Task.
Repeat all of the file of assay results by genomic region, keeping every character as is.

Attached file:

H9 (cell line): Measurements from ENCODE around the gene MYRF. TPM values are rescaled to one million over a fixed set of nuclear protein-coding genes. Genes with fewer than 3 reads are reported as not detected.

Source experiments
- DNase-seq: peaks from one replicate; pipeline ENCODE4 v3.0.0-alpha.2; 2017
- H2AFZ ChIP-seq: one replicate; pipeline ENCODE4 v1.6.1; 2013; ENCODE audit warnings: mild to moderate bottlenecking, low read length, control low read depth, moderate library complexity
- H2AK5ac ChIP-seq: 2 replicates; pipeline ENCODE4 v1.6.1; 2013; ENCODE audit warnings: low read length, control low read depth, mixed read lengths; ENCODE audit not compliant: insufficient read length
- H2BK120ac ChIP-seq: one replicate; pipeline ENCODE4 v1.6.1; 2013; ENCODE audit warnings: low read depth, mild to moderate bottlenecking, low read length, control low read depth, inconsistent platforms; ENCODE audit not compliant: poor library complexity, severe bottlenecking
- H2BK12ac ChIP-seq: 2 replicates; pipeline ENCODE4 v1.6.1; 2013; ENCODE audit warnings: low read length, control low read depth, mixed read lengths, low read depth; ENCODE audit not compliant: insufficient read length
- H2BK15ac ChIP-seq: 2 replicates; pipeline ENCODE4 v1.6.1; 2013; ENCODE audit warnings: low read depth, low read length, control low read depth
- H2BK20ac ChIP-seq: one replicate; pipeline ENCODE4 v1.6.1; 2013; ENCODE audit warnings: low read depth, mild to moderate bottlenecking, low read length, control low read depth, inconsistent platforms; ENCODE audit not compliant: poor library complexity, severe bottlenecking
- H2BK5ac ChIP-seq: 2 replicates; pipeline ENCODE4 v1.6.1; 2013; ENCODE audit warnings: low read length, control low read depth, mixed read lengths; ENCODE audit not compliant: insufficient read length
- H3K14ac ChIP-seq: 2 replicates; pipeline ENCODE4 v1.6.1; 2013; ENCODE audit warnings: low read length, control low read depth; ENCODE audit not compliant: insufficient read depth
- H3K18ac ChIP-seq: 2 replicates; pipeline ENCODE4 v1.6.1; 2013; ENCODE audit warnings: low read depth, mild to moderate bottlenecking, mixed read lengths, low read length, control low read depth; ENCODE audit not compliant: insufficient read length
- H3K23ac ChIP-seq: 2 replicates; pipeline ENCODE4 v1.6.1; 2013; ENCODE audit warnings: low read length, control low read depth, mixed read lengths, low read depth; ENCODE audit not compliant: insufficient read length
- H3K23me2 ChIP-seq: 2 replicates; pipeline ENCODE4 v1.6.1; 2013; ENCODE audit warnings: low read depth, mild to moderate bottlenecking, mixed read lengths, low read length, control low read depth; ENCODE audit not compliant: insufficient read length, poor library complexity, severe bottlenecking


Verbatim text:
H9 (cell line): Measurements from ENCODE around the gene MYRF. TPM values are rescaled to one million over a fixed set of nuclear protein-coding genes. Genes with fewer than 3 reads are reported as not detected.

Source experiments
- DNase-seq: peaks from one replicate; pipeline ENCODE4 v3.0.0-alpha.2; 2017
- H2AFZ ChIP-seq: one replicate; pipeline ENCODE4 v1.6.1; 2013; ENCODE audit warnings: mild to moderate bottlenecking, low read length, control low read depth, moderate library complexity
- H2AK5ac ChIP-seq: 2 replicates; pipeline ENCODE4 v1.6.1; 2013; ENCODE audit warnings: low read length, control low read depth, mixed read lengths; ENCODE audit not compliant: insufficient read length
- H2BK120ac ChIP-seq: one replicate; pipeline ENCODE4 v1.6.1; 2013; ENCODE audit warnings: low read depth, mild to moderate bottlenecking, low read length, control low read depth, inconsistent platforms; ENCODE audit not compliant: poor library complexity, severe bottlenecking
- H2BK12ac ChIP-seq: 2 replicates; pipeline ENCODE4 v1.6.1; 2013; ENCODE audit warnings: low read length, control low read depth, mixed read lengths, low read depth; ENCODE audit not compliant: insufficient read length
- H2BK15ac ChIP-seq: 2 replicates; pipeline ENCODE4 v1.6.1; 2013; ENCODE audit warnings: low read depth, low read length, control low read depth
- H2BK20ac ChIP-seq: one replicate; pipeline ENCODE4 v1.6.1; 2013; ENCODE audit warnings: low read depth, mild to moderate bottlenecking, low read length, control low read depth, inconsistent platforms; ENCODE audit not compliant: poor library complexity, severe bottlenecking
- H2BK5ac ChIP-seq: 2 replicates; pipeline ENCODE4 v1.6.1; 2013; ENCODE audit warnings: low read length, control low read depth, mixed read lengths; ENCODE audit not compliant: insufficient read length
- H3K14ac ChIP-seq: 2 replicates; pipeline ENCODE4 v1.6.1; 2013; ENCODE audit warnings: low read length, control low read depth; ENCODE audit not compliant: insufficient read depth
- H3K18ac ChIP-seq: 2 replicates; pipeline ENCODE4 v1.6.1; 2013; ENCODE audit warnings: low read depth, mild to moderate bottlenecking, mixed read lengths, low read length, control low read depth; ENCODE audit not compliant: insufficient read length
- H3K23ac ChIP-seq: 2 replicates; pipeline ENCODE4 v1.6.1; 2013; ENCODE audit warnings: low read length, control low read depth, mixed read lengths, low read depth; ENCODE audit not compliant: insufficient read length
- H3K23me2 ChIP-seq: 2 replicates; pipeline ENCODE4 v1.6.1; 2013; ENCODE audit warnings: low read depth, mild to moderate bottlenecking, mixed read lengths, low read length, control low read depth; ENCODE audit not compliant: insufficient read length, poor library complexity, severe bottlenecking